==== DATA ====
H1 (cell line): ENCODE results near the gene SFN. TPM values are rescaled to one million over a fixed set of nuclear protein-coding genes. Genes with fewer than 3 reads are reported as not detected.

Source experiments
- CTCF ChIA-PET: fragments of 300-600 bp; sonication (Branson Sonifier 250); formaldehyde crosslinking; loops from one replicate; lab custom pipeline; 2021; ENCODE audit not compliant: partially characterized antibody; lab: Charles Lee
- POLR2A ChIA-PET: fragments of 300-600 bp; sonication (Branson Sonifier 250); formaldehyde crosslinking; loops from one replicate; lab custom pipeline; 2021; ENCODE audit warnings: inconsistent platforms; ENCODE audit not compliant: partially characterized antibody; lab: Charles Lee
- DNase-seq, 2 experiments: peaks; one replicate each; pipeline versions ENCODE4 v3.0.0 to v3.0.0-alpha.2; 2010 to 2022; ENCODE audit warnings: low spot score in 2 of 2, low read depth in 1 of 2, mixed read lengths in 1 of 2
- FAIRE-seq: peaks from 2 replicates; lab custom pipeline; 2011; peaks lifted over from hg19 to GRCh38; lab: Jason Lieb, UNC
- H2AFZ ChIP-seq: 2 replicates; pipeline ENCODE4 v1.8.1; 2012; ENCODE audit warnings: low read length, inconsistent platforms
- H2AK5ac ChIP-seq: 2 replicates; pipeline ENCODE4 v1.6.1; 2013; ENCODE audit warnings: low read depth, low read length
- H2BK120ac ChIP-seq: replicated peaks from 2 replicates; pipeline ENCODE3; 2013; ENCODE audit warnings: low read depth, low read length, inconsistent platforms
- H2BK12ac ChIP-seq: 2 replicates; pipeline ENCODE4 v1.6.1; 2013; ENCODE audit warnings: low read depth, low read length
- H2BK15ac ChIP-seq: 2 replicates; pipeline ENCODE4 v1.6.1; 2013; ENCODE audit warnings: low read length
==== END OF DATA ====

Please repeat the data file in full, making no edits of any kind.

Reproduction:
H1 (cell line): ENCODE results near the gene SFN. TPM values are rescaled to one million over a fixed set of nuclear protein-coding genes. Genes with fewer than 3 reads are reported as not detected.

Source experiments
- CTCF ChIA-PET: fragments of 300-600 bp; sonication (Branson Sonifier 250); formaldehyde crosslinking; loops from one replicate; lab custom pipeline; 2021; ENCODE audit not compliant: partially characterized antibody; lab: Charles Lee
- POLR2A ChIA-PET: fragments of 300-600 bp; sonication (Branson Sonifier 250); formaldehyde crosslinking; loops from one replicate; lab custom pipeline; 2021; ENCODE audit warnings: inconsistent platforms; ENCODE audit not compliant: partially characterized antibody; lab: Charles Lee
- DNase-seq, 2 experiments: peaks; one replicate each; pipeline versions ENCODE4 v3.0.0 to v3.0.0-alpha.2; 2010 to 2022; ENCODE audit warnings: low spot score in 2 of 2, low read depth in 1 of 2, mixed read lengths in 1 of 2
- FAIRE-seq: peaks from 2 replicates; lab custom pipeline; 2011; peaks lifted over from hg19 to GRCh38; lab: Jason Lieb, UNC
- H2AFZ ChIP-seq: 2 replicates; pipeline ENCODE4 v1.8.1; 2012; ENCODE audit warnings: low read length, inconsistent platforms
- H2AK5ac ChIP-seq: 2 replicates; pipeline ENCODE4 v1.6.1; 2013; ENCODE audit warnings: low read depth, low read length
- H2BK120ac ChIP-seq: replicated peaks from 2 replicates; pipeline ENCODE3; 2013; ENCODE audit warnings: low read depth, low read length, inconsistent platforms
- H2BK12ac ChIP-seq: 2 replicates; pipeline ENCODE4 v1.6.1; 2013; ENCODE audit warnings: low read depth, low read length
- H2BK15ac ChIP-seq: 2 replicates; pipeline ENCODE4 v1.6.1; 2013; ENCODE audit warnings: low read length